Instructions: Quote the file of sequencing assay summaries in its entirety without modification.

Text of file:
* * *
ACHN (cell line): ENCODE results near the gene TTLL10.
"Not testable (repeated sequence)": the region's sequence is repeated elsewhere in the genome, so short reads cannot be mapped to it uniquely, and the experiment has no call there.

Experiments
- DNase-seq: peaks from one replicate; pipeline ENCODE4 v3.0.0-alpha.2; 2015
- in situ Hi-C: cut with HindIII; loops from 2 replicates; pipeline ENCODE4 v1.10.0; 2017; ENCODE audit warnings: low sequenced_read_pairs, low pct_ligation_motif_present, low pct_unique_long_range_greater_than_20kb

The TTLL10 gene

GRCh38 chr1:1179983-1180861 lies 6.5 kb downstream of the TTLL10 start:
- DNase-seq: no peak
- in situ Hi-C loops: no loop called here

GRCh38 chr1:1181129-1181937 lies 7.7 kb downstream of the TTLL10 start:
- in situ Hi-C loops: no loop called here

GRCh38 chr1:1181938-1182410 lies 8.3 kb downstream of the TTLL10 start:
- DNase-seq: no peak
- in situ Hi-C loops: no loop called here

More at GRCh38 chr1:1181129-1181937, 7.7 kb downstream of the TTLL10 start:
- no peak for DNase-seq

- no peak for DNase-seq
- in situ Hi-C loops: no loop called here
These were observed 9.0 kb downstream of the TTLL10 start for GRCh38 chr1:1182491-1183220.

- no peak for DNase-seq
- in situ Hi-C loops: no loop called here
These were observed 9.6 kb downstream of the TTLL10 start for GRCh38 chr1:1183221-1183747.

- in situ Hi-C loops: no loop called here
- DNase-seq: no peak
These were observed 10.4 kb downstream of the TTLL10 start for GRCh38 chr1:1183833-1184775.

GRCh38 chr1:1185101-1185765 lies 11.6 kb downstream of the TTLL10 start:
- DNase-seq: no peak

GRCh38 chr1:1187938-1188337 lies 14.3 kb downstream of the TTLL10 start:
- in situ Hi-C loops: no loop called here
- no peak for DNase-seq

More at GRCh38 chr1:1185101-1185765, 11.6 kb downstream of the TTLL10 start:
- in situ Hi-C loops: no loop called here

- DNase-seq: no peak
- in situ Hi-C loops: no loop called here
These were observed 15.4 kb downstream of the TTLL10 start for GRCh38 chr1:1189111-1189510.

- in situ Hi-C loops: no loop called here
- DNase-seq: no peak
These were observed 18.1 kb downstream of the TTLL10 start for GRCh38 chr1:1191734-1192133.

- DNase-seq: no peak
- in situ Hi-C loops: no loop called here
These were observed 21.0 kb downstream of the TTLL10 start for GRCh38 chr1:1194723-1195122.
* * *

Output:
ACHN (cell line): ENCODE results near the gene TTLL10.
"Not testable (repeated sequence)": the region's sequence is repeated elsewhere in the genome, so short reads cannot be mapped to it uniquely, and the experiment has no call there.

Experiments
- DNase-seq: peaks from one replicate; pipeline ENCODE4 v3.0.0-alpha.2; 2015
- in situ Hi-C: cut with HindIII; loops from 2 replicates; pipeline ENCODE4 v1.10.0; 2017; ENCODE audit warnings: low sequenced_read_pairs, low pct_ligation_motif_present, low pct_unique_long_range_greater_than_20kb

The TTLL10 gene

GRCh38 chr1:1179983-1180861 lies 6.5 kb downstream of the TTLL10 start:
- DNase-seq: no peak
- in situ Hi-C loops: no loop called here

GRCh38 chr1:1181129-1181937 lies 7.7 kb downstream of the TTLL10 start:
- in situ Hi-C loops: no loop called here

GRCh38 chr1:1181938-1182410 lies 8.3 kb downstream of the TTLL10 start:
- DNase-seq: no peak
- in situ Hi-C loops: no loop called here

More at GRCh38 chr1:1181129-1181937, 7.7 kb downstream of the TTLL10 start:
- no peak for DNase-seq

- no peak for DNase-seq
- in situ Hi-C loops: no loop called here
These were observed 9.0 kb downstream of the TTLL10 start for GRCh38 chr1:1182491-1183220.

- no peak for DNase-seq
- in situ Hi-C loops: no loop called here
These were observed 9.6 kb downstream of the TTLL10 start for GRCh38 chr1:1183221-1183747.

- in situ Hi-C loops: no loop called here
- DNase-seq: no peak
These were observed 10.4 kb downstream of the TTLL10 start for GRCh38 chr1:1183833-1184775.

GRCh38 chr1:1185101-1185765 lies 11.6 kb downstream of the TTLL10 start:
- DNase-seq: no peak

GRCh38 chr1:1187938-1188337 lies 14.3 kb downstream of the TTLL10 start:
- in situ Hi-C loops: no loop called here
- no peak for DNase-seq

More at GRCh38 chr1:1185101-1185765, 11.6 kb downstream of the TTLL10 start:
- in situ Hi-C loops: no loop called here

- DNase-seq: no peak
- in situ Hi-C loops: no loop called here
These were observed 15.4 kb downstream of the TTLL10 start for GRCh38 chr1:1189111-1189510.

- in situ Hi-C loops: no loop called here
- DNase-seq: no peak
These were observed 18.1 kb downstream of the TTLL10 start for GRCh38 chr1:1191734-1192133.

- DNase-seq: no peak
- in situ Hi-C loops: no loop called here
These were observed 21.0 kb downstream of the TTLL10 start for GRCh38 chr1:1194723-1195122.